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In Vivo's Top M&A Of 2019: Cast Your Vote!

Executive Summary

It is time for In Vivo's 12th annual Deals of the Year contest. We've selected 15 nominees in three categories – Top Alliance, Top Financing and Top M&A – and you get to pick the winners.

In Vivo's editors, along with experts from the Informa Pharma Intelligence team, have selected our top five picks for the most significant M&A deals of 2019. Vote for your winner in the poll.


1. Roche/Spark

After a lengthy 10-month review the Federal Trade Commission cleared Roche's $4.8bn acquisition of Spark Therapeutics Inc. after the stock market closed on December 10, 2019. Roche had announced the proposed merger in February, agreeing to pay $4.8bn to get hold of Spark’s already approved gene therapy Luxturna, which is on the market as a treatment for inherited blindness. Roche has also acquired a pipeline that contains a couple of potential hemophilia A treatments that will boost the Swiss major's presence in the rare blood disease space. Spark was the first company to receive FDA approval for a gene therapy for a genetic disease in Dec. 2017, when Luxturna (voretigene neparvovec) got the nod as a one-time treatment for the rare eye disease biallelic RPE65 mutation-associated retinal dystrophy. It is currently marketed in the US by Spark, launched with a price tag of $850,000, and by Roche rival Novartis AG in Europe where it was granted marketing authorization in November 2018.


2. AbbVie/Allergan

AbbVie Inc.'s quest to reduce its reliance on Humira (adalimumab) led the company to Allergan PLC's doorstep in 2019. AbbVie announced an agreement to acquire Allergan for approximately $63bn on June 25 in a mega-deal that moved AbbVie into medical aesthetics and established the merged company as a leading pharmaceutical manufacturer with $48bn in combined revenues, putting it in the top echelon of big pharma with the likes of Pfizer Inc., Novartis AG and Roche.


3. Bristol-Myers-Squibb/Celgene

In November 2019, Bristol-Myers Squibb closed its purchase of Celgene Corp. for nearly $76bn in cash and stocks. The transaction, which initially was valued at $74bn, ended up giving Celgene shareholders an almost $2bn additional return on their investment, thanks to Bristol’s recently rising stock price. The buyer gave Celgene investors $50 in cash and one share of Bristol stock for each share of Celgene that they owned. However, the acquisition is just the beginning of a long-term investment in a large pipeline of hematology, oncology, inflammation and immunology drugs. SC141223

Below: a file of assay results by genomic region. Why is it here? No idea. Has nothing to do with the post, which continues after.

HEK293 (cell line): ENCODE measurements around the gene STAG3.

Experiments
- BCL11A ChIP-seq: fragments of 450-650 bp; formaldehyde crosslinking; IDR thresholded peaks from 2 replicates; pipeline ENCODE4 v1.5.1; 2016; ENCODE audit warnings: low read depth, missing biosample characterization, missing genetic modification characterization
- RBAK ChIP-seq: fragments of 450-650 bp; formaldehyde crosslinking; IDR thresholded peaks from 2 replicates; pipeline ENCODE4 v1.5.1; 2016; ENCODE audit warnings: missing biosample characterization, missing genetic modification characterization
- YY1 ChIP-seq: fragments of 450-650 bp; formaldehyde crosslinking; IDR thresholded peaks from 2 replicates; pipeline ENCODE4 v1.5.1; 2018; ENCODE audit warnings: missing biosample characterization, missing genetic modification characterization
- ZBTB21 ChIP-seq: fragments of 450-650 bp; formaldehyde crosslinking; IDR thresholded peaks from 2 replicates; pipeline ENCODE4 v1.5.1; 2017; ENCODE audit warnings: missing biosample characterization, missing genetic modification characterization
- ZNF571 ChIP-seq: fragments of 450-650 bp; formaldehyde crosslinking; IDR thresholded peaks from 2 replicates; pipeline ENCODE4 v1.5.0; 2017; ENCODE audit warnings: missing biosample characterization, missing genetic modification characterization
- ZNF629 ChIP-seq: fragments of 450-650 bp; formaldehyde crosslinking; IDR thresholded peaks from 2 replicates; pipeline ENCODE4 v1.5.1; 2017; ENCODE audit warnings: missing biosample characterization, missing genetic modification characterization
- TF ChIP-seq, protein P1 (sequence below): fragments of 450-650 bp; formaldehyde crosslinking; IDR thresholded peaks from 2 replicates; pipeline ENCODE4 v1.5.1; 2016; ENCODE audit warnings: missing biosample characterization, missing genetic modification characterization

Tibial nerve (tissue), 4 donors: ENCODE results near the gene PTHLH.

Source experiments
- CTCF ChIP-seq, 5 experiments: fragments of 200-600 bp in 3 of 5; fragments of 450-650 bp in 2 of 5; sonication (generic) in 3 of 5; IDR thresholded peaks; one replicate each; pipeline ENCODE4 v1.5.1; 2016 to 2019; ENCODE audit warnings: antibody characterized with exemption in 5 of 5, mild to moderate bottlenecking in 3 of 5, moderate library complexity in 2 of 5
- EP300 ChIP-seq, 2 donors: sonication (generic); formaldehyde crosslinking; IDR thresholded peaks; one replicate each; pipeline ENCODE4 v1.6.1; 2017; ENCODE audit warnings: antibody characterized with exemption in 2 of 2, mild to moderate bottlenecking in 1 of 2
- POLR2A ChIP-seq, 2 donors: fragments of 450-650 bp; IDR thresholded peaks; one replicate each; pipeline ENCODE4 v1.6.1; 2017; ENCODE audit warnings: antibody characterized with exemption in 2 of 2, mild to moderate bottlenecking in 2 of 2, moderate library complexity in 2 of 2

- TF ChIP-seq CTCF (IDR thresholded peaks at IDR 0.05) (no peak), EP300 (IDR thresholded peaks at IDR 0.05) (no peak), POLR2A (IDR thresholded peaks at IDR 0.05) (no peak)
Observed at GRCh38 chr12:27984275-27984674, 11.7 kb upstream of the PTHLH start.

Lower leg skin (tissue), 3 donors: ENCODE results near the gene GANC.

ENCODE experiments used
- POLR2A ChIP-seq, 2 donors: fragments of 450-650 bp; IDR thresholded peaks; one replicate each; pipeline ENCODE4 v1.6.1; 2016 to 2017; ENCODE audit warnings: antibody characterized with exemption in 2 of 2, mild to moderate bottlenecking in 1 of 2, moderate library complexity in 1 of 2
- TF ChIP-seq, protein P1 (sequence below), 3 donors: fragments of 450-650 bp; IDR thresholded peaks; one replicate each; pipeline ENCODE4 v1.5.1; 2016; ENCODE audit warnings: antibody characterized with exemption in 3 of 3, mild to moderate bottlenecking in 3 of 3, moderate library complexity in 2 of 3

4. 3M/Acelity

In May 2019, industrial conglomerate 3M Co. agreed to pay $6.7bn for Acelity LP Inc. and its KCI subsidiaries in an ambitious move to expand its presence in the wound-care market. San Antonio, TX-based Acelity, a maker of advanced wound-care products, generated $1.5bn in revenue in 2018, with about 75% of sales in the Americas. According to 3M, the advanced wound-care market is currently worth $8bn and growing at mid-single digits, driven by rising rates of chronic health conditions such as obesity, diabetes and an aging population.



5. Sumitomo Dainippon/Five Roivant Sciences Divisions

In November, Sumitomo Dainippon Pharma Co. Ltd. (SDP) and Roivant Sciences Inc. finalized and fleshed out their $3bn deal, under which the Japanese firm will acquire stakes in up to 11 "vant" companies. On a strategic level, the transaction will provide SDP with much-needed late-stage candidates to tide it over its immediate post-Latuda (lurasidone) period, following the expected loss of US exclusivity for the atypical antipsychotic in early 2023. The alliance will also bring "an early stage pipeline, health technology platforms and talent for sustained growth and transformation," SDP president and CEO Hiroshi Nomura said during a November 1 investors' briefing. Roivant will now set up an as yet unnamed new 100% owned company, to which it will transfer its interests in the first five subsidiaries. This new entity will then be fully acquired by SDP.





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